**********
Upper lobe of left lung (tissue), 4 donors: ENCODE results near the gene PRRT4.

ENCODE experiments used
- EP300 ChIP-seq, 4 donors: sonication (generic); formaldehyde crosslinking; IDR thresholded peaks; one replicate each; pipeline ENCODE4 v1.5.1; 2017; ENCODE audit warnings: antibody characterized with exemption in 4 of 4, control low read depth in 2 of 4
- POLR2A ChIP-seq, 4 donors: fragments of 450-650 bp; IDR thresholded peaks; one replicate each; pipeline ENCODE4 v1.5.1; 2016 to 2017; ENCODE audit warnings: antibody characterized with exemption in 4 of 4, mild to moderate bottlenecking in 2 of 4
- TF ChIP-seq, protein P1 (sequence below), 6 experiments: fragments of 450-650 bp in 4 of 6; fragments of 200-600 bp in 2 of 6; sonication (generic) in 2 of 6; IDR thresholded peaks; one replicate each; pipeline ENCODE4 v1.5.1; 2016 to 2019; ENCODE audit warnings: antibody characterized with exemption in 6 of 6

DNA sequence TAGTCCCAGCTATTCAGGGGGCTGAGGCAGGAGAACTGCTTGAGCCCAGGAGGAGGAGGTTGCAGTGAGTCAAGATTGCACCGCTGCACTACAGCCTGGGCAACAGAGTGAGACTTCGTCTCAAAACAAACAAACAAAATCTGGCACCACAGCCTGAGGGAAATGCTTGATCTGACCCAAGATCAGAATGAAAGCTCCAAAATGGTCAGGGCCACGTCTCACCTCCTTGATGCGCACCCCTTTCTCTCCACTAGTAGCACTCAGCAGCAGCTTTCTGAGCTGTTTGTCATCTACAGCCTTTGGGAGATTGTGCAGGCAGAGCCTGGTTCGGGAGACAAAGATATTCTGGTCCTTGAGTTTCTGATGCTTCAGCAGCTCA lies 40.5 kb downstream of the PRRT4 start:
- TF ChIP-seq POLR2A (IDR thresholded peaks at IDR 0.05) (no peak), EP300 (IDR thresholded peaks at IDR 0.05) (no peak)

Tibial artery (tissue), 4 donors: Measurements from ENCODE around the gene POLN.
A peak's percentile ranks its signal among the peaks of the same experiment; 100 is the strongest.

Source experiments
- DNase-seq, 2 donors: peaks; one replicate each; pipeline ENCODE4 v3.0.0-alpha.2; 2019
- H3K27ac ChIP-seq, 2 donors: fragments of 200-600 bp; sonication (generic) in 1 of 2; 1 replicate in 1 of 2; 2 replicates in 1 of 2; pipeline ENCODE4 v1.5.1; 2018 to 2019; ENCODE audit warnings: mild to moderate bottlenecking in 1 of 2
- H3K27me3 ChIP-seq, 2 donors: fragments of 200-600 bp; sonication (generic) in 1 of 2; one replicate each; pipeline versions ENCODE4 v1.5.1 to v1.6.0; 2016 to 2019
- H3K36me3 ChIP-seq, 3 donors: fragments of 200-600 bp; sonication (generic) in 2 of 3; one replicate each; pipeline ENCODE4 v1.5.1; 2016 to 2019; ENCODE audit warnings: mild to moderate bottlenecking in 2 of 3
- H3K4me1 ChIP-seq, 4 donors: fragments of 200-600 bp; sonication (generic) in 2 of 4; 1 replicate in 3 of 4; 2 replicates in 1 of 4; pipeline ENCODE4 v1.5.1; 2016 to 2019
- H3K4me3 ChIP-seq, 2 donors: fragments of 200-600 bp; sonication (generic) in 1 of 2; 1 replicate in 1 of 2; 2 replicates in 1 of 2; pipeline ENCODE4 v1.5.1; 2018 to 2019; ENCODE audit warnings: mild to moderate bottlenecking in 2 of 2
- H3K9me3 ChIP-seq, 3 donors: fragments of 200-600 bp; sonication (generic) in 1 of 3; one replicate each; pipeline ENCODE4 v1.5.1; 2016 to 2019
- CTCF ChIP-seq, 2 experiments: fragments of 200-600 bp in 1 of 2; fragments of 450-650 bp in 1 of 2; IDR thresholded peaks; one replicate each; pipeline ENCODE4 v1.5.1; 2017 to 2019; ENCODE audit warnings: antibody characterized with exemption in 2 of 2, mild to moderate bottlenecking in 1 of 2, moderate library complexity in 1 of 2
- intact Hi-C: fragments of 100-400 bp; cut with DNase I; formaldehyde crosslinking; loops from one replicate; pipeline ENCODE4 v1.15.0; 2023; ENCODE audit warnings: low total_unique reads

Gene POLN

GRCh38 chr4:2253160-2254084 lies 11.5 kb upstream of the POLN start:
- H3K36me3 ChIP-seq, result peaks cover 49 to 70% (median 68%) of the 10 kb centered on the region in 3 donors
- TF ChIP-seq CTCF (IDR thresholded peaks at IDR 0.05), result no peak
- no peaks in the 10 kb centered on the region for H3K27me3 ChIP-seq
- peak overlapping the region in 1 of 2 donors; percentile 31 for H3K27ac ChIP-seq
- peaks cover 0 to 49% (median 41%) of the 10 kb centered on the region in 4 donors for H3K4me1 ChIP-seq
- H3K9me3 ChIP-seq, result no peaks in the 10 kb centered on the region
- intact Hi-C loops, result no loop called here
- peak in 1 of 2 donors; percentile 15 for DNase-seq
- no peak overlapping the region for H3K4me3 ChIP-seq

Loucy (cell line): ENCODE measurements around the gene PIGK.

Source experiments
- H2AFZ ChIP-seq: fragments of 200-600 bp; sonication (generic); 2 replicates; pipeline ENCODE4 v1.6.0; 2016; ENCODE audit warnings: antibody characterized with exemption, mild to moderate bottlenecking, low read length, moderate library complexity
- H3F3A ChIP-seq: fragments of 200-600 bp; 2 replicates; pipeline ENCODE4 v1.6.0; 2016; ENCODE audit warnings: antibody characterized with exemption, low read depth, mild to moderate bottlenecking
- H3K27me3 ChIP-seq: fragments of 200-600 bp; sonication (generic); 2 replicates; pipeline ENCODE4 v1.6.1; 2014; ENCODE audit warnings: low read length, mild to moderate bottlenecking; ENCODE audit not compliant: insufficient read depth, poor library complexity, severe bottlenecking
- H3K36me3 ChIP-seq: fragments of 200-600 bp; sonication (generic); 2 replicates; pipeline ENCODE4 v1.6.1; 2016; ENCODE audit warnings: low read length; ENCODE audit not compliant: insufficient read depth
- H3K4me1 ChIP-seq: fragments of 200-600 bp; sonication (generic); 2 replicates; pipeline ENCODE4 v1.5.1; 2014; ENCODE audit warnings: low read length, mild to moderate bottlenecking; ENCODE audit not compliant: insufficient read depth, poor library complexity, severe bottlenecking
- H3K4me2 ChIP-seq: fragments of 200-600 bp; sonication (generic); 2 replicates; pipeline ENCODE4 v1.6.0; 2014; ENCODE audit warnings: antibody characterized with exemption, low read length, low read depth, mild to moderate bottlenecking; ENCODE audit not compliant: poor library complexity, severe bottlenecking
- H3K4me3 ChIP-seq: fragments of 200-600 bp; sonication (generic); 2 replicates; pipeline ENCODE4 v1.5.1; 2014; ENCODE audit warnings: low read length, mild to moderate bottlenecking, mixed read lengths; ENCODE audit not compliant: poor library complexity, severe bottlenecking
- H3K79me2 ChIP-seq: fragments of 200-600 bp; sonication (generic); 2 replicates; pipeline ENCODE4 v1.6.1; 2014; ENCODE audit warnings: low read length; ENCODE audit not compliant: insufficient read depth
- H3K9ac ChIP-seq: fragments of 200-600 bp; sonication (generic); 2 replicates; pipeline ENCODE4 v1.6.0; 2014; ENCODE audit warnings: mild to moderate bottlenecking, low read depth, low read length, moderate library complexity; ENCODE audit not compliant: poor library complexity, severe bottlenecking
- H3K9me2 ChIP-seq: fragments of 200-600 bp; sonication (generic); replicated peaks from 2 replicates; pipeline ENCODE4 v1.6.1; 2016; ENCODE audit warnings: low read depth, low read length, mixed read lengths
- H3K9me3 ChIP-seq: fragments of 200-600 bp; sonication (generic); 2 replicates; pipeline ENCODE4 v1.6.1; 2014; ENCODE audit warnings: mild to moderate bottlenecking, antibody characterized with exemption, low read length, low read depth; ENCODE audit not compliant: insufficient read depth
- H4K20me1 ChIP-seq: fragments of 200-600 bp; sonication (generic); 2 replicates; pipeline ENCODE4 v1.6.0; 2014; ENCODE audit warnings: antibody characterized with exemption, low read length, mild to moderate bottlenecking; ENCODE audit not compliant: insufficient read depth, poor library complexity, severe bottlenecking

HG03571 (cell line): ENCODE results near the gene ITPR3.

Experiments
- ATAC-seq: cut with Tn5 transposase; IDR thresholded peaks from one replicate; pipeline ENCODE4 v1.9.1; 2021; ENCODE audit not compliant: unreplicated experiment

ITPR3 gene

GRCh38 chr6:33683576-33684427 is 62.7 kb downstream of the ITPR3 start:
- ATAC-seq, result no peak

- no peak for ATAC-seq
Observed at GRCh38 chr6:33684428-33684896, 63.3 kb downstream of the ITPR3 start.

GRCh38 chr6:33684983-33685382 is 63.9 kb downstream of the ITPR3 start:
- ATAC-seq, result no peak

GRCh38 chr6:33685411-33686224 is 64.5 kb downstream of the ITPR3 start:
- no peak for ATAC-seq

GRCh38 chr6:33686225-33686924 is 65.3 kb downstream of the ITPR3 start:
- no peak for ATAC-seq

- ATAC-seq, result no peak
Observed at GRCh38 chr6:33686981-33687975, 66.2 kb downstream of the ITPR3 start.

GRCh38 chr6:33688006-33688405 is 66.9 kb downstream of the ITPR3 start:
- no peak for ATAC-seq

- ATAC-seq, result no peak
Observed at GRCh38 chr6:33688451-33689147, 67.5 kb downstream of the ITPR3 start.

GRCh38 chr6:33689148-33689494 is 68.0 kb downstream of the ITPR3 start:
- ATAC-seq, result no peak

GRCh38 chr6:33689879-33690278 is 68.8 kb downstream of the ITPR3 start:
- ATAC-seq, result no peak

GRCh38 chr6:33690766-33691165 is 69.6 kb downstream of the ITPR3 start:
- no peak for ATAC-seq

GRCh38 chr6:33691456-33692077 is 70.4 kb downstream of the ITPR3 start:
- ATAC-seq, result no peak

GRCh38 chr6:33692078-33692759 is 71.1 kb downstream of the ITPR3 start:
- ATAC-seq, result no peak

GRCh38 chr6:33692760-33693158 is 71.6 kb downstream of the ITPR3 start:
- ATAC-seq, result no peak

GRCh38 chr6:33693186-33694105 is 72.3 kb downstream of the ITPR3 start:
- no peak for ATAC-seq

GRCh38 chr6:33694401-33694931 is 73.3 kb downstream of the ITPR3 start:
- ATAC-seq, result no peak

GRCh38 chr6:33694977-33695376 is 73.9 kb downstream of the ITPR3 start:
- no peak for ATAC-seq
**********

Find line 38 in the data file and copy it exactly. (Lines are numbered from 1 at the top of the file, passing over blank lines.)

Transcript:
- H3K4me2 ChIP-seq: fragments of 200-600 bp; sonication (generic); 2 replicates; pipeline ENCODE4 v1.6.0; 2014; ENCODE audit warnings: antibody characterized with exemption, low read length, low read depth, mild to moderate bottlenecking; ENCODE audit not compliant: poor library complexity, severe bottlenecking